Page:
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Horvath v. State

Florida Court of Appeals, Fourth District

May 3, 2017

GEZA HORVATH, Appellant,
v.
STATE OF FLORIDA, Appellee.

         Not final until disposition of timely filed motion for rehearing.

         Appeal from the Circuit Court for the Seventeenth Judicial Circuit, Broward County; Edward H. Merrigan Jr., Judge; L.T. Case No. 15-9742 CF10A.

          Carey Haughwout, Public Defender, and Richard B. Greene, Assistant Public Defender, West Palm Beach, for appellant.

          Pamela Jo Bondi, Attorney General, Tallahassee, and Luke R. Napodano, Assistant Attorney General, West Palm Beach, for appellee.

          Levine, J.

         In this appeal, the trial court gave a jury instruction that possession of recently stolen property, unless satisfactorily explained, gives rise to an inference appellant knew or should have known the property was stolen. We find the trial court gave this instruction in error, and thus, we reverse the two convictions for dealing in stolen property. We affirm the two convictions for false verification of ownership to a pawn broker without further comment.

         At trial, the testimony established that appellant was a friend of the victim. Sometime between June 6 and June 9, the victim loaned appellant a ladder, a chainsaw, and a pressure washer for appellant to remedy a homeowner association violation. The victim even helped appellant use the equipment until it was too dark to continue. The victim told appellant that he could continue to use the equipment until the project was completed. The victim did not specify how long appellant could keep the equipment, but the trial testimony confirmed that the city gave appellant two weeks to complete the project.

         The victim was out of town from June 15 to June 30. When the victim returned, he tried to contact appellant without success. The victim went to appellant's home, and was able to retrieve only the ladder at appellant's residence. The victim, who never heard from appellant, finally reported the chainsaw and pressure washer stolen to the police.

         The chainsaw and pressure washer were eventually located at a pawn shop, with the transaction forms showing appellant had pawned the chainsaw on June 10 and the pressure washer on June 16. Appellant signed forms affirming that he was the owner of the two items he pawned. The victim testified that the recovered equipment was in the same condition as when he lent them to appellant.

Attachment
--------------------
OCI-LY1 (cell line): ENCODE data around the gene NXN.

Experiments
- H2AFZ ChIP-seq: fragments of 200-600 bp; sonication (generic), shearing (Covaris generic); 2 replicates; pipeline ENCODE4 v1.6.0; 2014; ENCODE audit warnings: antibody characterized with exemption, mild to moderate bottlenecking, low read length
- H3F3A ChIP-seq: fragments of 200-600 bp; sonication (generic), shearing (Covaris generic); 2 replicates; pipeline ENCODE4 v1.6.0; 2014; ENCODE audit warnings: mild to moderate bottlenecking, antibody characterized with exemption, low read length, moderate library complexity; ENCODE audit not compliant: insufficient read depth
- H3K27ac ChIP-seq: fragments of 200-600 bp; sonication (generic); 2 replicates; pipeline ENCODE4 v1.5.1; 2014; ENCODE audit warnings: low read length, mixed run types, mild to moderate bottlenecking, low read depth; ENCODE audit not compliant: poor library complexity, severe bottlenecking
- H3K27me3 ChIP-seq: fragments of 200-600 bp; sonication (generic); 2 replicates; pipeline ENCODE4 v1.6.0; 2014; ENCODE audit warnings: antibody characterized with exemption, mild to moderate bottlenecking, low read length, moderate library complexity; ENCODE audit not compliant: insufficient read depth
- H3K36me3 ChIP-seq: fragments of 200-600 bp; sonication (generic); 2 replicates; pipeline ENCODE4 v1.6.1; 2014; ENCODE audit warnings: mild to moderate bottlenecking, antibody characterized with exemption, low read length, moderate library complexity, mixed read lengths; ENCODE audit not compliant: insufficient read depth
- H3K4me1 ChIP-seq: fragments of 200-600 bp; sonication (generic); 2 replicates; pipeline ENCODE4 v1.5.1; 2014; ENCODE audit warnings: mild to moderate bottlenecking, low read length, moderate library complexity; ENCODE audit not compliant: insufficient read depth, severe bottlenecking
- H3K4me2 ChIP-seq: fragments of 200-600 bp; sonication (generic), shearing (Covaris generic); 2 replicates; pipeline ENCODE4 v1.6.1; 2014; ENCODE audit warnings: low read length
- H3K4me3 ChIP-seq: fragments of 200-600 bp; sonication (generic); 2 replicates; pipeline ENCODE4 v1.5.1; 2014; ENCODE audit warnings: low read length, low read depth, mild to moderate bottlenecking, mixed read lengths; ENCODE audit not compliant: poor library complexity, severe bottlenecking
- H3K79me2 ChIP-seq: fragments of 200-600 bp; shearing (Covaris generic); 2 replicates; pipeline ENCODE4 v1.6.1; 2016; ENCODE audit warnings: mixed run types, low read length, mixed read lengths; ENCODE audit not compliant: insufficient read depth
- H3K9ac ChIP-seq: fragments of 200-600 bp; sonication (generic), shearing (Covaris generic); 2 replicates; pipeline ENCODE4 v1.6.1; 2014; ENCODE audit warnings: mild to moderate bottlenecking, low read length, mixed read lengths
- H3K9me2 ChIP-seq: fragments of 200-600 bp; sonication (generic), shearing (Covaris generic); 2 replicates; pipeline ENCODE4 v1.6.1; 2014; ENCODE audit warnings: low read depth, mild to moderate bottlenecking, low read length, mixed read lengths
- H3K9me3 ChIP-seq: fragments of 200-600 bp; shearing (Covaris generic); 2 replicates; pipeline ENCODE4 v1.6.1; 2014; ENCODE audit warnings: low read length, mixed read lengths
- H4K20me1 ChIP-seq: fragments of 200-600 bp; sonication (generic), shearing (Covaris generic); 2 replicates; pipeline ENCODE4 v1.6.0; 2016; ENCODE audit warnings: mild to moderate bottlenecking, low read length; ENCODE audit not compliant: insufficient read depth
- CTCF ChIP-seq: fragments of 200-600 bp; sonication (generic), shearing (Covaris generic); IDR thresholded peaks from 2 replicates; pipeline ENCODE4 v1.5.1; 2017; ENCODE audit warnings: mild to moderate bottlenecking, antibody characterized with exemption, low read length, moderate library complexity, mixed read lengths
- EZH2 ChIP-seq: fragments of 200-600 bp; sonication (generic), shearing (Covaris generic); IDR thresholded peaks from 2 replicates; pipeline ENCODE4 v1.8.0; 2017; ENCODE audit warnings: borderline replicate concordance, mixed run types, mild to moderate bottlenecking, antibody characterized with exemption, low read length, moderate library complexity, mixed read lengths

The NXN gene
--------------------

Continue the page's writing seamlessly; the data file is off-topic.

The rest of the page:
Appellant, at trial, claimed that he was unable to use the pressure washer because there was a hole burned in the water hose and that he accidentally dropped the chainsaw while cutting tree limbs. Appellant claimed that he pawned the items in order to get money to buy the victim replacement equipment.

         Appellant objected to instructing the jury on the inference that his possession of the chainsaw and pressure washer meant that he knew or should have known the property was recently stolen. Appellant argued that the property was not, in fact, stolen since the victim voluntarily lent the equipment to him to use. The trial court overruled the objection, and stated:

I understand again what your argument is, he had possession [sic] to have those tools and specifically the chainsaw and the pressure washer at his home. He certainly didn't have -- I guess my position would be that once he left his property with those items, to go to a pawn shop, at that point he no longer has permission to temporarily have them. He has basically converted them to his own use and they become stolen property.

         The trial court instructed the jury that to prove the crime of dealing in stolen property, the state must prove beyond a reasonable doubt that appellant trafficked in or endeavored to traffic in a chainsaw and a pressure washer and that appellant knew or should have known that the items were stolen. The court further instructed the jury, over appellant's objection:

Proof of possession of recently stolen property, unless satisfactorily explained, gives rise to an inference that the person in possession of the property knew or should have ...

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